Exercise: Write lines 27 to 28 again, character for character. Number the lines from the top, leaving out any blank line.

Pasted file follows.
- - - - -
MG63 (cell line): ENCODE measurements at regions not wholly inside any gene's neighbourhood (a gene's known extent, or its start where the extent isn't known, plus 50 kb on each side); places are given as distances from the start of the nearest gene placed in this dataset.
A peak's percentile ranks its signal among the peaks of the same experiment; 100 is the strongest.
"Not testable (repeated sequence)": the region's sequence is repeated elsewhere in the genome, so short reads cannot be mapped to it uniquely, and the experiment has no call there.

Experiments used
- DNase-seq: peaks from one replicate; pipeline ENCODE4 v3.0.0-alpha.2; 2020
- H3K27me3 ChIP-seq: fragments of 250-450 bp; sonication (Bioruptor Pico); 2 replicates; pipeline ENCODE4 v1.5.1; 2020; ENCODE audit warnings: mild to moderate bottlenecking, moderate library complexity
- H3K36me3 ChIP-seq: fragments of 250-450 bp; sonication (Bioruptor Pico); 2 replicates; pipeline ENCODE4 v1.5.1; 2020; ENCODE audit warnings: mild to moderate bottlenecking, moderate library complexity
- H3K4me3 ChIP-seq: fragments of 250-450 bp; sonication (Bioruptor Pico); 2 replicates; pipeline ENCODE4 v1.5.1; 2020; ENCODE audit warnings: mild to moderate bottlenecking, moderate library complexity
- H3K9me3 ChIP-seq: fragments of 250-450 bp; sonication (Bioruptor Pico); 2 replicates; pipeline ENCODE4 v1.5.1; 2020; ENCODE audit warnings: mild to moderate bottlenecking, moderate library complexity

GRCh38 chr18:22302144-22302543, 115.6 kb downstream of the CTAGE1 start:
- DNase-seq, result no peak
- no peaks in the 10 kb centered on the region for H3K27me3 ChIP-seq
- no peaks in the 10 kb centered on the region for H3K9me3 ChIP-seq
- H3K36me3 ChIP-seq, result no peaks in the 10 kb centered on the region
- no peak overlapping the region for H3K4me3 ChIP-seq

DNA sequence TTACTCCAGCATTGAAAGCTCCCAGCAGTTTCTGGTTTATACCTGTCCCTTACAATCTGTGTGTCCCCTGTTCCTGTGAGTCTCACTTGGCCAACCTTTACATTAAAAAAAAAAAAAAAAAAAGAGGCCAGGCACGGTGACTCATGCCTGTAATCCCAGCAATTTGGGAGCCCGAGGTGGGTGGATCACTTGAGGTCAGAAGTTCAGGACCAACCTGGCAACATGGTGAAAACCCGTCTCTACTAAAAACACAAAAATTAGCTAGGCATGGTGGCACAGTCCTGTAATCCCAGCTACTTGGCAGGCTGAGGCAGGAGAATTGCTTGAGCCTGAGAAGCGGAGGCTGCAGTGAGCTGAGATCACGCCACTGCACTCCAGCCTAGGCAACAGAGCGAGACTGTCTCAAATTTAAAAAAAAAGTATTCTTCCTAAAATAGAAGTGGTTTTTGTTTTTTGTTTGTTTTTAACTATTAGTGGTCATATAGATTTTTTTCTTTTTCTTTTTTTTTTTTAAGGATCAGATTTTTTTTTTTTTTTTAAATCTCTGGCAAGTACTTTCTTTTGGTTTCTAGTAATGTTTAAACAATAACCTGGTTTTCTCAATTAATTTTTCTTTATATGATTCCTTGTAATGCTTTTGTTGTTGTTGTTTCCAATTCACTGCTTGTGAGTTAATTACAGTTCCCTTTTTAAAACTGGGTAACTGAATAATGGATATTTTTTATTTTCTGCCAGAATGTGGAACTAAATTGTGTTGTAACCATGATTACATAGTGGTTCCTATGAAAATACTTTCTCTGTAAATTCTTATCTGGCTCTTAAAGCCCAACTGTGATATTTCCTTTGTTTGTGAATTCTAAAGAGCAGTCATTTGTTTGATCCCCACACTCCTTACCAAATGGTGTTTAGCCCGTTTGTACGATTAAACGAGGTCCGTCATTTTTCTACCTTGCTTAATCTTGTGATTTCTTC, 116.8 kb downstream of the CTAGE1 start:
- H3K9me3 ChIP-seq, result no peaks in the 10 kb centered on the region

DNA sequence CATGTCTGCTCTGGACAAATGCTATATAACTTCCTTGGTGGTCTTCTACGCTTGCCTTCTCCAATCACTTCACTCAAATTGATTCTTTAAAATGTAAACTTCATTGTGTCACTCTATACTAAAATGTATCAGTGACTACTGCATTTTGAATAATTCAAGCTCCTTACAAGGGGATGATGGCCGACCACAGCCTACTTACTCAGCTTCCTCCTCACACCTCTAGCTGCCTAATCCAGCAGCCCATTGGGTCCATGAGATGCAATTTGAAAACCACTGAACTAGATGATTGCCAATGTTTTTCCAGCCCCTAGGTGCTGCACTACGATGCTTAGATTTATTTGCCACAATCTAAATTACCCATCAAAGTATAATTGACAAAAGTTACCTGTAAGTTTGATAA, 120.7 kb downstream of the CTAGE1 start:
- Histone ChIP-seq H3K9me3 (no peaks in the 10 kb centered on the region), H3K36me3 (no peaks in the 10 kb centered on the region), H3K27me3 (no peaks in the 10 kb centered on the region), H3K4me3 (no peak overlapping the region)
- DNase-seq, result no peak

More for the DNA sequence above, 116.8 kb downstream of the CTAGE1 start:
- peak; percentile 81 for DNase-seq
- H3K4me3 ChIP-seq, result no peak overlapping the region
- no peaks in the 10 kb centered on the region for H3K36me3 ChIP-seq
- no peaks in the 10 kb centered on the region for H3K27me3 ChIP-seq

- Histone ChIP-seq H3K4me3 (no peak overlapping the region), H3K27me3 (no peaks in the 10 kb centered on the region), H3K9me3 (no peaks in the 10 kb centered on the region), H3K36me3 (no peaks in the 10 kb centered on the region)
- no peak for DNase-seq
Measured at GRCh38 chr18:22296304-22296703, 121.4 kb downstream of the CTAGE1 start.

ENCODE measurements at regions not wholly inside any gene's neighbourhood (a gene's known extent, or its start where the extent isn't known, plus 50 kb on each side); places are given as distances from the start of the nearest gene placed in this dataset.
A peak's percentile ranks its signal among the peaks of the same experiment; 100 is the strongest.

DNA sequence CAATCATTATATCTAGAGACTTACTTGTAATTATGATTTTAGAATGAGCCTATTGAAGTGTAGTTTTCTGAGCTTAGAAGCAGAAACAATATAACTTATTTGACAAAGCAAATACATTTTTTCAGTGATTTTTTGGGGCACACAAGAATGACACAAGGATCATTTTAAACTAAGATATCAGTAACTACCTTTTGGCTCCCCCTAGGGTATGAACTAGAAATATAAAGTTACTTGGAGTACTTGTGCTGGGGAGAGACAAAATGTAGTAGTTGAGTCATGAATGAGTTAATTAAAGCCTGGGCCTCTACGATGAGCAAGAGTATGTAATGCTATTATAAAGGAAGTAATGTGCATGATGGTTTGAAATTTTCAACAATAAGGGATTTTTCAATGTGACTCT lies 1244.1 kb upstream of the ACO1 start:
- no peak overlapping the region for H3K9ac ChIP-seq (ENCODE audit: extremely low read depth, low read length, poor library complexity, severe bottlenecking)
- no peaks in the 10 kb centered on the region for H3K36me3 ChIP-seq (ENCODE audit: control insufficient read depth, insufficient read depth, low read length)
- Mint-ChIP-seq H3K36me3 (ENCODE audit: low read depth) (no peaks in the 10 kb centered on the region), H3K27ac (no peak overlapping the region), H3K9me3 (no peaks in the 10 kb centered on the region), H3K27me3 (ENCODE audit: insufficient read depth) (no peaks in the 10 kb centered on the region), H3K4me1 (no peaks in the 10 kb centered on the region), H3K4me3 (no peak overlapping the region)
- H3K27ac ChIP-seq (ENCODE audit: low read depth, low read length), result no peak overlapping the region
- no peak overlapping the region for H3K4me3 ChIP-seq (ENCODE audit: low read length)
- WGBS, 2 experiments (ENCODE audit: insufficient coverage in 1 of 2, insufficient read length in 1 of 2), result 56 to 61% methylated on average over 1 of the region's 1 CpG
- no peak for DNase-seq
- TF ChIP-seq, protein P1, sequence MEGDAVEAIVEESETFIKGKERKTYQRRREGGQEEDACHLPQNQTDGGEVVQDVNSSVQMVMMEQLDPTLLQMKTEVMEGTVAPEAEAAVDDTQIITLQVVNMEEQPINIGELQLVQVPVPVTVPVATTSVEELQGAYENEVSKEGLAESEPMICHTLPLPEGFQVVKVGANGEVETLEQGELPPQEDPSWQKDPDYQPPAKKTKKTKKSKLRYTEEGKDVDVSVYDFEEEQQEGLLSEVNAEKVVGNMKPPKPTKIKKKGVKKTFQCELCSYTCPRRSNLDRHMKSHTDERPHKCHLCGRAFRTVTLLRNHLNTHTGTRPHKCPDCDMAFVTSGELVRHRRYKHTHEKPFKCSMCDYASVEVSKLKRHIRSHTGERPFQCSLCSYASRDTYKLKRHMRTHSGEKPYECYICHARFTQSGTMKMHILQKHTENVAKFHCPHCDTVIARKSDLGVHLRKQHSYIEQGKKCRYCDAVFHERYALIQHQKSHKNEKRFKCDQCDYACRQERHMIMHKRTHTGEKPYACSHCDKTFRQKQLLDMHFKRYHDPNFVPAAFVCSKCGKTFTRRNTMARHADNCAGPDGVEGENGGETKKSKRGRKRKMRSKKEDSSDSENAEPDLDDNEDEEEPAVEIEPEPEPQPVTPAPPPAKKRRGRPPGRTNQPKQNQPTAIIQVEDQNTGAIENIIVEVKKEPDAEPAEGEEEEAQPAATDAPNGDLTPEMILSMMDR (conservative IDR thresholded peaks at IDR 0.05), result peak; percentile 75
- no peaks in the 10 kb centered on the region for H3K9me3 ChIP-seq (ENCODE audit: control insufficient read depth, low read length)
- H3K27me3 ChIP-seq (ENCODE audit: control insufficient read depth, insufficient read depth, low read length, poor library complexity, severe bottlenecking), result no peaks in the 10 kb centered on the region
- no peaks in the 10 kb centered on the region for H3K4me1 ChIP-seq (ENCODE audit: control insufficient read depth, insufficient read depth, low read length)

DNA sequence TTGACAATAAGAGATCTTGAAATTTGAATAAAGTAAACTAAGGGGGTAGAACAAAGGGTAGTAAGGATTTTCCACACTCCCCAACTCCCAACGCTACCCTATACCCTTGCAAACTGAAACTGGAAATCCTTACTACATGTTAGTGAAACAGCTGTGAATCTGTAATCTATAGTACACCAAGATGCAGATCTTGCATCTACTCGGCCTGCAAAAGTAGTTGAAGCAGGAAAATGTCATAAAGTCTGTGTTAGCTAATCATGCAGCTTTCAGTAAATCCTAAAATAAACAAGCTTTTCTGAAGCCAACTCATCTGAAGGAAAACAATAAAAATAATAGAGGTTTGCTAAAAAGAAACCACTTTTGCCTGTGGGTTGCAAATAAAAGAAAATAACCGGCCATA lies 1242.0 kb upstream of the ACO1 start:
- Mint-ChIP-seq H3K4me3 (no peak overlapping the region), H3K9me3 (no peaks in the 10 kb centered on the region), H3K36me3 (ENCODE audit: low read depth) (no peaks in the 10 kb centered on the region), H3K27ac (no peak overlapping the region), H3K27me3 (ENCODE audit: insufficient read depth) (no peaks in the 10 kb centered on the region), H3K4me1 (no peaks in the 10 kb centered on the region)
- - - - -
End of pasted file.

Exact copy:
- no peak for DNase-seq
Measured at GRCh38 chr18:22296304-22296703, 121.4 kb downstream of the CTAGE1 start.